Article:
As one of the many thousands of Scots who has yet to decide how to vote in the 2014 independence referendum, I am sure I am not alone in detecting that the contrast in tone between the Yes and No campaigns is already quite stark.
Without passing judgment on the chosen tactics of either side, I do wonder why charities are fearful of raising questions about independence because of what they perceive to be the “toxic” nature of the debate. (your report, 17 December). I recently read an essay by Dennis Canavan, chair of the Yes Scotland campaign, in which he said it was incumbent on the pro- Union parties as well as their opponents to set out their vision for an independent Scotland.
This seemed an eminently sensible plea. But the response of Alistair Darling, the chairman of Better Together, spoke loudly about the mindset and tone of the No campaign.
To dismiss it as “typical of the Nationalists of late” is – dare I suggest it – typical of a politician displaying a worrying lack of respect for the electorate. Is it also why the debate has become “toxic”?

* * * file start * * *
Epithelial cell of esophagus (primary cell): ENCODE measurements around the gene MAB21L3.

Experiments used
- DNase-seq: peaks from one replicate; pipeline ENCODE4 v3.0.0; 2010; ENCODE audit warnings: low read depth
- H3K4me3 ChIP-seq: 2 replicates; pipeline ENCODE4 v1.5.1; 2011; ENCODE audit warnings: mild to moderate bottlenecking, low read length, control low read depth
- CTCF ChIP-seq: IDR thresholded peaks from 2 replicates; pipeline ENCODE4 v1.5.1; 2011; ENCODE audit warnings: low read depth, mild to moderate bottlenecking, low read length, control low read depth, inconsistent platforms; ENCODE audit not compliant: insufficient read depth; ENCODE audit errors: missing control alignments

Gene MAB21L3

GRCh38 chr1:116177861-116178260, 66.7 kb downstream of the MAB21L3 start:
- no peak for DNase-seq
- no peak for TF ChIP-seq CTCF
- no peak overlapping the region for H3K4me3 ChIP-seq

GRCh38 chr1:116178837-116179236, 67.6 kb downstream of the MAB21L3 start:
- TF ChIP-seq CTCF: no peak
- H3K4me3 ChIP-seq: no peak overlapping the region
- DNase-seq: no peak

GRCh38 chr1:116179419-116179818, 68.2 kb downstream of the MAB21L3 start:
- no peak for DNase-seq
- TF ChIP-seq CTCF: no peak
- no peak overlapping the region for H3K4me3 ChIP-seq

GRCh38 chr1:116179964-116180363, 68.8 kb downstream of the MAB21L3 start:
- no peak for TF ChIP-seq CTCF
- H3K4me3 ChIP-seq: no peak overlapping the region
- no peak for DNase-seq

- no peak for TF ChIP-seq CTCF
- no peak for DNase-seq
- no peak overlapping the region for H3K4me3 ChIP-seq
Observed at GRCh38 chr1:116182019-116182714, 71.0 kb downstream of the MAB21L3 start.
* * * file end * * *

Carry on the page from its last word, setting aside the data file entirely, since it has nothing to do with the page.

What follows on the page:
The pro-Union parties are understandably reluctant to concede that Scottish independence is even a remote possibility. But to presume that the referendum result is a foregone conclusion is not only crass, it is to treat voters of whatever political hue with contempt.
If Scotland does vote Yes in 2014, it is a safe bet that all political parties will be seeking our votes at the election to choose Scotland’s first independent government.
It would help engender a healthier atmosphere if Mr Darling and his pro-Union coalition partners acknowledged that, changed the tone of their campaign, and started treating the Scottish people with a little more respect.
Perhaps then, people – and charities – would feel less intimidated to have their say.